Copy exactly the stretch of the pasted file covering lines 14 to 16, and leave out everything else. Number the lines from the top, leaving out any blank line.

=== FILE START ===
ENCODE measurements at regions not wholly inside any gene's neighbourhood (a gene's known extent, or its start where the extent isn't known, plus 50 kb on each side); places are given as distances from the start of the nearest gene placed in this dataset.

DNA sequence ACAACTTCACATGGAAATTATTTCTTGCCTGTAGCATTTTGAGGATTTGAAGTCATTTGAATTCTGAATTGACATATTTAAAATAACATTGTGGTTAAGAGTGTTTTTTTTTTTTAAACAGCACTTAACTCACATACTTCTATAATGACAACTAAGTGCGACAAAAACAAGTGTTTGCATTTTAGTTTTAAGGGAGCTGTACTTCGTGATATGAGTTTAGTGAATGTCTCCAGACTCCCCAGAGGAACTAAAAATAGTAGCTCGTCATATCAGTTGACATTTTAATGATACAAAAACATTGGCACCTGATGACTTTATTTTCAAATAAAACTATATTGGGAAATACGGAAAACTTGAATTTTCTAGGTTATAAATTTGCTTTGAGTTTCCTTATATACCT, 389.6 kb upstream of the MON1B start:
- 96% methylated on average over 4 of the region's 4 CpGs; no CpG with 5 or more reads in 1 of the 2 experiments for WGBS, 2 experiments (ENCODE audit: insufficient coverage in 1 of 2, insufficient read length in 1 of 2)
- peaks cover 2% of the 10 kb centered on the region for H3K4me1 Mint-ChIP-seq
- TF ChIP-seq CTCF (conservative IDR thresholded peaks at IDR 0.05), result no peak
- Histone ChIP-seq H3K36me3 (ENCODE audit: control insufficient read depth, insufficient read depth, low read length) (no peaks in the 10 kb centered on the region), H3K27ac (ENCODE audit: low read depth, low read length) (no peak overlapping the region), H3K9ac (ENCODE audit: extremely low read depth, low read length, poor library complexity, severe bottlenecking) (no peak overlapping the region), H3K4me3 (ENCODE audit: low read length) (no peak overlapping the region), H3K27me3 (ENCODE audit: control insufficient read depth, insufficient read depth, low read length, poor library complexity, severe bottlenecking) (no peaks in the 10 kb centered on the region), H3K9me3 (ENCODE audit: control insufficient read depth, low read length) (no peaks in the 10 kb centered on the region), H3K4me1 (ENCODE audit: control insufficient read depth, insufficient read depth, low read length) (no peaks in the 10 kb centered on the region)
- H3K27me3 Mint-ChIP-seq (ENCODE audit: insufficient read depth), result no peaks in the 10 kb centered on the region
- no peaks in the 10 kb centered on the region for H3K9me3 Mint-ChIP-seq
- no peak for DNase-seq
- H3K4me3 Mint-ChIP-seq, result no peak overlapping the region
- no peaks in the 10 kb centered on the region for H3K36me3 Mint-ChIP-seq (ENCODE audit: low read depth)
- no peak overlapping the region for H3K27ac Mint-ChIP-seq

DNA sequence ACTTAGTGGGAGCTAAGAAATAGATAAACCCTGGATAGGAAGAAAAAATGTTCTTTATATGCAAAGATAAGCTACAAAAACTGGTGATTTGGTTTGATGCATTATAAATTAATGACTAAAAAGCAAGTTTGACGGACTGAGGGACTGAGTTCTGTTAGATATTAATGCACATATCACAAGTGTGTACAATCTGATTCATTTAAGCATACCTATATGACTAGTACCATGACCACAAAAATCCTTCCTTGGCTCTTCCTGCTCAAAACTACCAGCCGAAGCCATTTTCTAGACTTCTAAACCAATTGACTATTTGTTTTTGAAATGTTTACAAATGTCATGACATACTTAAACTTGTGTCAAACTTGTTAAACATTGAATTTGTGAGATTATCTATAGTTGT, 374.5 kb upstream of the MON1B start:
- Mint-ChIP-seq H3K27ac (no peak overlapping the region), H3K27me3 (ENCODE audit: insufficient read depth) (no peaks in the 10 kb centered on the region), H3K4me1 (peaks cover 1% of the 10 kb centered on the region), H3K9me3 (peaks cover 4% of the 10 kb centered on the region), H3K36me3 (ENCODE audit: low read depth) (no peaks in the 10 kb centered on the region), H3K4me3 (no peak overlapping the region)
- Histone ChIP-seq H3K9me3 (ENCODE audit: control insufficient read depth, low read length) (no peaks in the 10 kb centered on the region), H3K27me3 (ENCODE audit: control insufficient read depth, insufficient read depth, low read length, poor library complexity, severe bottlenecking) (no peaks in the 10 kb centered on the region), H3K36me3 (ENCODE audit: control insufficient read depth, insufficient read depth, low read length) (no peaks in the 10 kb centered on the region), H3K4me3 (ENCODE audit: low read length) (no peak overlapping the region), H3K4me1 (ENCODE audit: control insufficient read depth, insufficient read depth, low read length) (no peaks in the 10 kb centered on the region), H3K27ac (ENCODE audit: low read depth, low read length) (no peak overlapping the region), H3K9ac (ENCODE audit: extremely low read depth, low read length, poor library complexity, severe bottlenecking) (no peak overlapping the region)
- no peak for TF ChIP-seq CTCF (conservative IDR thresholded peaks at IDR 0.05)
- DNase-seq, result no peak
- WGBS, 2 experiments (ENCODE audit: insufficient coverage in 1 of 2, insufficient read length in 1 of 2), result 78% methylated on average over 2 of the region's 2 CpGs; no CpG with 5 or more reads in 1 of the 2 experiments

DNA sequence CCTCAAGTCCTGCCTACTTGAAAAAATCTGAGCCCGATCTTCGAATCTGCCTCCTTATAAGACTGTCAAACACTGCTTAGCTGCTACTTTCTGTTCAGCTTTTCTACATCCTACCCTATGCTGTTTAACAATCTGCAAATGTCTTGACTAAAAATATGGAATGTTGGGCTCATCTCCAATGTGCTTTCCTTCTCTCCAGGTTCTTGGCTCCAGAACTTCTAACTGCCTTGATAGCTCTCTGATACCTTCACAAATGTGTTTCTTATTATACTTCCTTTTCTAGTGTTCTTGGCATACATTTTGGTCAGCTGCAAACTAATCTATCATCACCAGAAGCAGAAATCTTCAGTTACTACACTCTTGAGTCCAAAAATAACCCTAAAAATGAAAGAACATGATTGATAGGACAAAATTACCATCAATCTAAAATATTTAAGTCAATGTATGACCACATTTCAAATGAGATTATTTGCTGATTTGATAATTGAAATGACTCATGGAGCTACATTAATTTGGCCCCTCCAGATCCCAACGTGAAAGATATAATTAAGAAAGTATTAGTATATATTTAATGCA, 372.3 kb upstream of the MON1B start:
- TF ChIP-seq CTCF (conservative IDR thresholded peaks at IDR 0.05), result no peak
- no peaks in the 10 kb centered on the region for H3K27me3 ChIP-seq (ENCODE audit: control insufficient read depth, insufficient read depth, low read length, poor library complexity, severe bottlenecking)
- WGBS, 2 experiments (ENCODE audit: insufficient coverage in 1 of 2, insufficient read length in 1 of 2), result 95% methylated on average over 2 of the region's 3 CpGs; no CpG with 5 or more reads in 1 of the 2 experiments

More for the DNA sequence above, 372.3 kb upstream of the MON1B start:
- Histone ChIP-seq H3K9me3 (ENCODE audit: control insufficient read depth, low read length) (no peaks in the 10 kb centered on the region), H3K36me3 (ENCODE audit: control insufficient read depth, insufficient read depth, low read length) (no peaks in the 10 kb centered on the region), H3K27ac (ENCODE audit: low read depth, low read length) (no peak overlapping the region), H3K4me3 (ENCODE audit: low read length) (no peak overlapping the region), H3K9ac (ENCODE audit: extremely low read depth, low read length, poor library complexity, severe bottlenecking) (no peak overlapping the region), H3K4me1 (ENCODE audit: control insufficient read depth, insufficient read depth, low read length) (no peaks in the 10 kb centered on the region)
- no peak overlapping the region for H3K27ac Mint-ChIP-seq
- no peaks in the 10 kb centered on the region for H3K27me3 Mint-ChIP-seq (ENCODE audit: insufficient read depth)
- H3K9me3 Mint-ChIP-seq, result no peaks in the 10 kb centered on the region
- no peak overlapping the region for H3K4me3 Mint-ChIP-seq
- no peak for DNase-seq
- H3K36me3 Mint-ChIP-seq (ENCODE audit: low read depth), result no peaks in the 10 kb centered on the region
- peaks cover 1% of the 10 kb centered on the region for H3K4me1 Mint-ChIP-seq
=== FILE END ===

- Mint-ChIP-seq H3K27ac (no peak overlapping the region), H3K27me3 (ENCODE audit: insufficient read depth) (no peaks in the 10 kb centered on the region), H3K4me1 (peaks cover 1% of the 10 kb centered on the region), H3K9me3 (peaks cover 4% of the 10 kb centered on the region), H3K36me3 (ENCODE audit: low read depth) (no peaks in the 10 kb centered on the region), H3K4me3 (no peak overlapping the region)
- Histone ChIP-seq H3K9me3 (ENCODE audit: control insufficient read depth, low read length) (no peaks in the 10 kb centered on the region), H3K27me3 (ENCODE audit: control insufficient read depth, insufficient read depth, low read length, poor library complexity, severe bottlenecking) (no peaks in the 10 kb centered on the region), H3K36me3 (ENCODE audit: control insufficient read depth, insufficient read depth, low read length) (no peaks in the 10 kb centered on the region), H3K4me3 (ENCODE audit: low read length) (no peak overlapping the region), H3K4me1 (ENCODE audit: control insufficient read depth, insufficient read depth, low read length) (no peaks in the 10 kb centered on the region), H3K27ac (ENCODE audit: low read depth, low read length) (no peak overlapping the region), H3K9ac (ENCODE audit: extremely low read depth, low read length, poor library complexity, severe bottlenecking) (no peak overlapping the region)
- no peak for TF ChIP-seq CTCF (conservative IDR thresholded peaks at IDR 0.05)